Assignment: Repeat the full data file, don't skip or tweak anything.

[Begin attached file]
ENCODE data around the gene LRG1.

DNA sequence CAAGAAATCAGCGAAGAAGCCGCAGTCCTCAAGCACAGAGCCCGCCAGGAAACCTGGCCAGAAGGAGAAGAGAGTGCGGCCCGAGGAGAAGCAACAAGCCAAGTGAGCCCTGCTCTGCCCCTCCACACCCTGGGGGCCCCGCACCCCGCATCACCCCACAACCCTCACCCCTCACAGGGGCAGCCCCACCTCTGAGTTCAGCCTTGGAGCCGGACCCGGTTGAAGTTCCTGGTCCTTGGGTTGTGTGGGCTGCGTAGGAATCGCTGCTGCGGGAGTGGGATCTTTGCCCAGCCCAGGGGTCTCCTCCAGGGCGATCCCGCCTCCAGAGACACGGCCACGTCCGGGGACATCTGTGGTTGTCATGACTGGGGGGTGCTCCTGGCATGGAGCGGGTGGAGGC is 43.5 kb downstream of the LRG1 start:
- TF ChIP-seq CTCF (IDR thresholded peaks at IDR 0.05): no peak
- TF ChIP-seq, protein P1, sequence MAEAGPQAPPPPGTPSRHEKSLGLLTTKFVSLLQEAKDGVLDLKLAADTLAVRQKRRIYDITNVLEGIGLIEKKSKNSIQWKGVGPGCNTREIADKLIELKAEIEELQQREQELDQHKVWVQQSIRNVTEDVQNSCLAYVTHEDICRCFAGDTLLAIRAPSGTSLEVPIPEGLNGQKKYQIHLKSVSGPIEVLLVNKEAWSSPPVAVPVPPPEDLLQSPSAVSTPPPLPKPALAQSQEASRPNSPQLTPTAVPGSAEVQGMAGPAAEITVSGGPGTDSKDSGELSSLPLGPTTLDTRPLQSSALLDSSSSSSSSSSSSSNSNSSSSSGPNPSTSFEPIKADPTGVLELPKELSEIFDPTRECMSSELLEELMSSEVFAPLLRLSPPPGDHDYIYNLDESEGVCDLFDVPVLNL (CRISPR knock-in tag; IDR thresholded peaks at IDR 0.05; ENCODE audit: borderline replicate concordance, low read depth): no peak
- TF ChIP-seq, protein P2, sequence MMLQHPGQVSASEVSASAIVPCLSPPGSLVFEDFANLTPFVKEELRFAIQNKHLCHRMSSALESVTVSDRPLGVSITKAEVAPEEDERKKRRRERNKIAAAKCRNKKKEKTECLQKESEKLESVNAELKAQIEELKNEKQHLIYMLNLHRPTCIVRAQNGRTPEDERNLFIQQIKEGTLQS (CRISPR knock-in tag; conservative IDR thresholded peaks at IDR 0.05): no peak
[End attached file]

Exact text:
ENCODE data around the gene LRG1.

DNA sequence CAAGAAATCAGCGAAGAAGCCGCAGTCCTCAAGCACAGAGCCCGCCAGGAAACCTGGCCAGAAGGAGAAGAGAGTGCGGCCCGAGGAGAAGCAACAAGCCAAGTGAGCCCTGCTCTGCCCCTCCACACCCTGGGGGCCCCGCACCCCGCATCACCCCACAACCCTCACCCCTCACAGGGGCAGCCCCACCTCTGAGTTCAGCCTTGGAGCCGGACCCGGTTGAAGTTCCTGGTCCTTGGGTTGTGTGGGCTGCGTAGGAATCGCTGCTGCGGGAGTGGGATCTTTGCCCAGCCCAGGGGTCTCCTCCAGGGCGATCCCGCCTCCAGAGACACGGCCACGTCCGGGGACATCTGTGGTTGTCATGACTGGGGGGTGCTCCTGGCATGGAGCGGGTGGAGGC is 43.5 kb downstream of the LRG1 start:
- TF ChIP-seq CTCF (IDR thresholded peaks at IDR 0.05): no peak
- TF ChIP-seq, protein P1, sequence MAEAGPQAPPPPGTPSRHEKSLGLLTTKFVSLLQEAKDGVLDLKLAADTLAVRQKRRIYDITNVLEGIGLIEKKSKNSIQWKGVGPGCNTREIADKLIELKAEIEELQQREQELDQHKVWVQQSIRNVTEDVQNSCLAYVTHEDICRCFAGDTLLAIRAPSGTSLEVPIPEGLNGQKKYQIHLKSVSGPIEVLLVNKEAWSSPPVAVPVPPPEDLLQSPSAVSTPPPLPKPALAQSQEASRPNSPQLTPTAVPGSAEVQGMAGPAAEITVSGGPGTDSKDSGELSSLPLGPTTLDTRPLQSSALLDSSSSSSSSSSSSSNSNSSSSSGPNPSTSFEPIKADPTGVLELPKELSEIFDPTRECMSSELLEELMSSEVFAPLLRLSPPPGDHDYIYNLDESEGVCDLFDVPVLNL (CRISPR knock-in tag; IDR thresholded peaks at IDR 0.05; ENCODE audit: borderline replicate concordance, low read depth): no peak
- TF ChIP-seq, protein P2, sequence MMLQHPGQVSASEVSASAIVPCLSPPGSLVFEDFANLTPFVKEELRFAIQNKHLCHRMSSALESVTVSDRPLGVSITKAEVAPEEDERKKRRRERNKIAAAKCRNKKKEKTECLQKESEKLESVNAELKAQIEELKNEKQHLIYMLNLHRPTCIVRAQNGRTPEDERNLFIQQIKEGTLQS (CRISPR knock-in tag; conservative IDR thresholded peaks at IDR 0.05): no peak